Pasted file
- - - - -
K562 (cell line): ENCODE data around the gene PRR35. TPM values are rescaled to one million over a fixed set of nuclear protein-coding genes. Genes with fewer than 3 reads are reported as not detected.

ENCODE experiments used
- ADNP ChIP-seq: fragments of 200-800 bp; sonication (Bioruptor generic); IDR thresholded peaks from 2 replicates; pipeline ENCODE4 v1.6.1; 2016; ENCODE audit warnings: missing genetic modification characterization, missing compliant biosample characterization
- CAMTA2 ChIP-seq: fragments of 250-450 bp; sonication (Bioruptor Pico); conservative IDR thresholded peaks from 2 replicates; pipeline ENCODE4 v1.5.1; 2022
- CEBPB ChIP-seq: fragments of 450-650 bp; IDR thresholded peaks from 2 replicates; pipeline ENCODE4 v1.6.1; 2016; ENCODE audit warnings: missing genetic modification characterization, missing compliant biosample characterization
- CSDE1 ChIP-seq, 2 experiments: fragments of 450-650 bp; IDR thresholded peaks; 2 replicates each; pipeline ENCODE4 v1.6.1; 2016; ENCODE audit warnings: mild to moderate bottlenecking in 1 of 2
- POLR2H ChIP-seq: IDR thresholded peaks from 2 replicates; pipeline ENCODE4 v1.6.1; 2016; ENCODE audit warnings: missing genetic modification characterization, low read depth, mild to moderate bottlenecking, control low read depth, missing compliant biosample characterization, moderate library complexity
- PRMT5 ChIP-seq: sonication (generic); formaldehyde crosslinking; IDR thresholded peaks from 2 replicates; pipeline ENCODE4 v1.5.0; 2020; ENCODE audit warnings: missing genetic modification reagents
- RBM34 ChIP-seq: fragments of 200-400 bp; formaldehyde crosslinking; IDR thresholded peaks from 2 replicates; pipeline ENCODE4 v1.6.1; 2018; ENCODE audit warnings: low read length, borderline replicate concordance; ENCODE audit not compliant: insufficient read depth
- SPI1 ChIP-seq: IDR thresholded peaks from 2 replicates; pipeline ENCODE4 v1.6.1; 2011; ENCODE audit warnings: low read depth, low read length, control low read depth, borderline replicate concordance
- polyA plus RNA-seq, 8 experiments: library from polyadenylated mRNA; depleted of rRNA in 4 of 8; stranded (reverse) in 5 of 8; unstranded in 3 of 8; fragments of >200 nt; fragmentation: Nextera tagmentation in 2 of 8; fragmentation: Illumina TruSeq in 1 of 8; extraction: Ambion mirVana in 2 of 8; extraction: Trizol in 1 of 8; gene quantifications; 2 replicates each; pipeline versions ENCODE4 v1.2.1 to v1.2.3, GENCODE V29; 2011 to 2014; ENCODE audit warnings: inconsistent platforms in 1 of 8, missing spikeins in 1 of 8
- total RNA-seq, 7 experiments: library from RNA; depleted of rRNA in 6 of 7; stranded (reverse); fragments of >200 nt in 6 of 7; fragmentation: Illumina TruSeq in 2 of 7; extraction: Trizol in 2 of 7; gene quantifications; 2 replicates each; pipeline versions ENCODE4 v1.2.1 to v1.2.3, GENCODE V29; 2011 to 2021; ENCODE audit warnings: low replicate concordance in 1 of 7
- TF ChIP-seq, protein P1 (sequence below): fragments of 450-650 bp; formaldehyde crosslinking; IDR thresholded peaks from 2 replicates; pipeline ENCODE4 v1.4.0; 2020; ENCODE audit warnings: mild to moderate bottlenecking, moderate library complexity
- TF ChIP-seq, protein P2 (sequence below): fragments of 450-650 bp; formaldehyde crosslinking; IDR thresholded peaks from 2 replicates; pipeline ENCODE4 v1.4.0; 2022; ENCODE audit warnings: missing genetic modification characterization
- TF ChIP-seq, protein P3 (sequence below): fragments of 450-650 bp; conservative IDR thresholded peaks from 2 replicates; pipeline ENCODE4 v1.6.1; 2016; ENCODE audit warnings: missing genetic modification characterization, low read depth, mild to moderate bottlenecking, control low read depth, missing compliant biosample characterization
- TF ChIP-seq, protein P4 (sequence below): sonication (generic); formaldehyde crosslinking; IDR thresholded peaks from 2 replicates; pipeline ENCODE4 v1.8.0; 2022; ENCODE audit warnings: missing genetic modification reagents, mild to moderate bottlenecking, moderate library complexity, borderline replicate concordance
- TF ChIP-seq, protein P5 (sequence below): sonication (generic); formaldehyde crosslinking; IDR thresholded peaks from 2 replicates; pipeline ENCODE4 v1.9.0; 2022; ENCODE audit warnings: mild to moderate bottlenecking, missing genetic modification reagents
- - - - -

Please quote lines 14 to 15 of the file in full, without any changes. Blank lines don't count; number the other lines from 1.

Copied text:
- TF ChIP-seq, protein P2 (sequence below): fragments of 450-650 bp; formaldehyde crosslinking; IDR thresholded peaks from 2 replicates; pipeline ENCODE4 v1.4.0; 2022; ENCODE audit warnings: missing genetic modification characterization
- TF ChIP-seq, protein P3 (sequence below): fragments of 450-650 bp; conservative IDR thresholded peaks from 2 replicates; pipeline ENCODE4 v1.6.1; 2016; ENCODE audit warnings: missing genetic modification characterization, low read depth, mild to moderate bottlenecking, control low read depth, missing compliant biosample characterization